Oilsands pipeline: First Nations say Enbridge lacked due diligence
During an interview with Paul Stanway, spokesperson for Enbridge and former communications director in the office of Alberta’s Premier Ed Stelmach, I asked his view on the 2011 International Energy Agency report. That report states that any fossil fuel infrastructure built in the next five years will create irreversible climate change. With new infrastructure, the world “will lose forever” the chance to prevent the two degree increase in temperature that is a catastrophe for us all.
Stanway responded, “I’m not familiar with that report.”
He agreed that the world has to reduce its reliance on fossil fuel to save the planet, and admitted to having grandchildren himself. But he believes in a different time frame for change. “It’s quite clear that in a couple decades energy delivery will change,” he told me.
Unfortunately, according to the IEA report, a couple of decades later will be too late.
It’s hard to fathom that the Enbridge spokesman is unaware of a report regarding fossil fuel infrastructure that splashed across global headlines. It's also hard to believe going forward with fossil fuel infrastructure in the face of the blunt warning pointed toward such projects.
Lack of due diligence?
The theme of lack of due diligence and/or misrepresentation by Enbridge recurs among members of northern First Nations when speaking about Enbridge. Members the Haisla, the Gitxsan, the Wet’suwet’en and the Haida gave no credence to Stanway’s claim that “more than 20 groups who in recent weeks have fully executed and endorsed equity participation agreements deals with Enbridge."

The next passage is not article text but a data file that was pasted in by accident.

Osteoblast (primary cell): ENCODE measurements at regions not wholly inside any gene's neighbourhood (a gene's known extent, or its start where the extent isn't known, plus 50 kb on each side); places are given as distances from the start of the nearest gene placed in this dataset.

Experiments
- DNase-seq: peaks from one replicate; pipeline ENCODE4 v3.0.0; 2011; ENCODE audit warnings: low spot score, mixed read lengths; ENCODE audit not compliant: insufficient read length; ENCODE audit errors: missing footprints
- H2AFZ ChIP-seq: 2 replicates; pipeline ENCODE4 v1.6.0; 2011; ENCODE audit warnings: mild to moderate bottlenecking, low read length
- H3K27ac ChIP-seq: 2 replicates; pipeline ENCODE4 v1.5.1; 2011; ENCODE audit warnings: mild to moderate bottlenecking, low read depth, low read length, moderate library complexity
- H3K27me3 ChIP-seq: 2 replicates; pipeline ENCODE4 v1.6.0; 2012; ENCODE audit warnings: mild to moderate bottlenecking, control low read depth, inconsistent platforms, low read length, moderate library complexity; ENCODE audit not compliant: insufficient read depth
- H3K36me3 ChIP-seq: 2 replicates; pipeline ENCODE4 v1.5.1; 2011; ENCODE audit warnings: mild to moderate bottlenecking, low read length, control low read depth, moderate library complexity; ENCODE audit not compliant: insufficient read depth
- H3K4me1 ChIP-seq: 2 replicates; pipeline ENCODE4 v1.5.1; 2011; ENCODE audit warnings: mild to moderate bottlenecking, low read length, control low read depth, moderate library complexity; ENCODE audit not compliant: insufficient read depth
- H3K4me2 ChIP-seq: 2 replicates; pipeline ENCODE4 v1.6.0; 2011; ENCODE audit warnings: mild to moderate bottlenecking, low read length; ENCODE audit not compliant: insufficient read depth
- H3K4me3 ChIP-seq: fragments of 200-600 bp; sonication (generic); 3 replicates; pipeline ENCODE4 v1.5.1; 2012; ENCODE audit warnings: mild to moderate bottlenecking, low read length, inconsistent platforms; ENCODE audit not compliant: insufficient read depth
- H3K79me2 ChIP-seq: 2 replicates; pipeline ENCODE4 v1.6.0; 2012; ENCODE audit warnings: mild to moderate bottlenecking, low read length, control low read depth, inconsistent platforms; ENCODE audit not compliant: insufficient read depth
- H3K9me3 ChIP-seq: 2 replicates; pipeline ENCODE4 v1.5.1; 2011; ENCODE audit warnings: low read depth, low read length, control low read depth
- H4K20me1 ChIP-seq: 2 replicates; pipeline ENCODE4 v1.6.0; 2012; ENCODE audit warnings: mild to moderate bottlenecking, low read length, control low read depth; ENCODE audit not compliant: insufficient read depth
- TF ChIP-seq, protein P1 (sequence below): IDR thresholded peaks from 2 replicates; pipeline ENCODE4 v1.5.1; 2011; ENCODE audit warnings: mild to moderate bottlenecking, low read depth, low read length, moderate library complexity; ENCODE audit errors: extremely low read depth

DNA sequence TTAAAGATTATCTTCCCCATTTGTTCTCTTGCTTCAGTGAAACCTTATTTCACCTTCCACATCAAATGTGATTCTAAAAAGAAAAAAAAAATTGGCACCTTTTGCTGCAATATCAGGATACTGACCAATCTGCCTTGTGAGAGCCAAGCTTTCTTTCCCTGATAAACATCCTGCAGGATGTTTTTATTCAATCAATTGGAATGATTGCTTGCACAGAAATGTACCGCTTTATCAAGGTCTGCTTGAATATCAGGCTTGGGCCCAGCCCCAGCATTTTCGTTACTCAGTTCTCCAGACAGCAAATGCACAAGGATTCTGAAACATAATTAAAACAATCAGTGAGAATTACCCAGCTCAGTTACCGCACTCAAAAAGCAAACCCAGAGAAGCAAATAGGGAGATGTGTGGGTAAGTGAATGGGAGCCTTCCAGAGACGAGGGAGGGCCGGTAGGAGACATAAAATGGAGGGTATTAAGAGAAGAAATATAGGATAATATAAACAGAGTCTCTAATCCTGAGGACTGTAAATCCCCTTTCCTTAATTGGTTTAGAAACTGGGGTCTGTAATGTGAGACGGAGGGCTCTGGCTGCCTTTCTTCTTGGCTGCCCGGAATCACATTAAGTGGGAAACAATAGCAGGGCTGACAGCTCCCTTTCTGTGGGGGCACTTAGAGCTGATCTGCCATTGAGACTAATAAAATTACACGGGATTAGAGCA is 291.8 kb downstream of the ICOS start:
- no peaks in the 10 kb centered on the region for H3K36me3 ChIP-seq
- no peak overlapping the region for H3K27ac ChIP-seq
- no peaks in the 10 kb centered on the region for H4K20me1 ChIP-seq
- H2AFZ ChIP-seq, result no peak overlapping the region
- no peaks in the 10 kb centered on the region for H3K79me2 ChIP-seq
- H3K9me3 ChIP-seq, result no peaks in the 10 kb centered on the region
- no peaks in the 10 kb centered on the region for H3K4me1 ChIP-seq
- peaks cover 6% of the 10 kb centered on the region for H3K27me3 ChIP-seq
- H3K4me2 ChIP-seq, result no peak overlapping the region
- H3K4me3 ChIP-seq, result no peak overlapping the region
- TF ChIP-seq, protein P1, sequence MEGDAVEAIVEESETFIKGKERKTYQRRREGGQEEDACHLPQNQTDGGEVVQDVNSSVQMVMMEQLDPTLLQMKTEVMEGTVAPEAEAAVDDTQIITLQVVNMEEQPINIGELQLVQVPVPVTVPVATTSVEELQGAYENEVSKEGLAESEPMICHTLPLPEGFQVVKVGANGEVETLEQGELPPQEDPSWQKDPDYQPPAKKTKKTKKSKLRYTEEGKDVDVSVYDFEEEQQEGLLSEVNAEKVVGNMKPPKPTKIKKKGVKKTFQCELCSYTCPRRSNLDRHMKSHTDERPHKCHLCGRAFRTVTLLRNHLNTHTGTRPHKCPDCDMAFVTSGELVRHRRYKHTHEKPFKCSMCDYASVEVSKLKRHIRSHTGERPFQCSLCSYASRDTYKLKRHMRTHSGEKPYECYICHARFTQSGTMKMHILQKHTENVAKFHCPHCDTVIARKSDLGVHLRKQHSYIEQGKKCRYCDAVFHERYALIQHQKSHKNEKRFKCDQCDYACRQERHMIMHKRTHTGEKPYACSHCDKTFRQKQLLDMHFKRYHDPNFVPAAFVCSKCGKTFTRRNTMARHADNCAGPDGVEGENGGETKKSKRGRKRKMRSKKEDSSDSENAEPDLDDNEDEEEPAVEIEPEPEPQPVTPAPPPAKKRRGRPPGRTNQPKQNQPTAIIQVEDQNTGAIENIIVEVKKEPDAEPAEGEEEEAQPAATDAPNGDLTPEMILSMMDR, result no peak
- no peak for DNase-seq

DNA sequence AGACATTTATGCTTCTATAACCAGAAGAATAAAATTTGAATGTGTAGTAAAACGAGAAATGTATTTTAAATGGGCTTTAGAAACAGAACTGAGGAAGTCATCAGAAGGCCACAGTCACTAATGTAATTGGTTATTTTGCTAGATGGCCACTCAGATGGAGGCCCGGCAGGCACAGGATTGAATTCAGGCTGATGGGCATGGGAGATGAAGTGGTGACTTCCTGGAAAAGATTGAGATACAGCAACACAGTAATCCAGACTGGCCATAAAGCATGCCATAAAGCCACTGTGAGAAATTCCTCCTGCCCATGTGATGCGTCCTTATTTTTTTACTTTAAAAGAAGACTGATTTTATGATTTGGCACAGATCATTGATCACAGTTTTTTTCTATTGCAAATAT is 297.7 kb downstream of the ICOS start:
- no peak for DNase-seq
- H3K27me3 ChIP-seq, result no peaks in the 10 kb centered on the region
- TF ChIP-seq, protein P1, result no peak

Their disbelief appears to arise from two factors. First, there's the matter of the individual from the Gitxsan Treaty Society who operated outside of the customary Gitxsan governance to sign a deal with Enbridge that Stanway claimed was on behalf of the First Nation.
If any other agreements exist, the First Nation members I spoke with expect that they are along similar lines, what they described as both exploitive and divisive. But none of the First Nations members I spoke with had heard of any of these agreements.
In the view of Gitxsan Chief Yvonne Lattie, there is small chance that the agreements could be the result of an informed community process. “If it’s anything like what [Stanway] pulled off with the Gitxsan, its more back room deals with people who are sitting in the offices and getting the benefits from them,” Chief Lattie said. “The people of the communities probably have no knowledge of these agreements he’s talking about.”
Gerald Amos of the Haisla First Nation has heard nothing of the agreements.
“I’ve done a lot of traveling and a lot of talking to our neighbours. I haven’t run into too many people in any of the affected communities that think Enbridge is a good thing. I think there was a sentiment at one time that this was a done deal and we should just get what we can,” he told me, “but that idea has taken a big hit lately. Enbridge needs to come clean and tell us, who are these twenty groups that you’re talking about? I simply don’t believe it.”
Dianne Shanoss, the Executive Director of the Gitanmaax Band Council and member of the Gitxsan First Nation said, “I haven’t heard of any other agreements. We got a lot of backlash from other First Nations about the Gitxsan Treaty Society’s deal with Enbridge. I have no idea what they’re talking about.”
Lucy Gagnon, Manager of the Wet’suwet’en Moricetown Band Office, calls Stanway’s claim "tactics."
“I think they’re being strategic in how they’re going after people,” she said. “But they can’t produce those names. I’d be strung up at the cross if I entered into an agreement without talking to my band council or my community members.”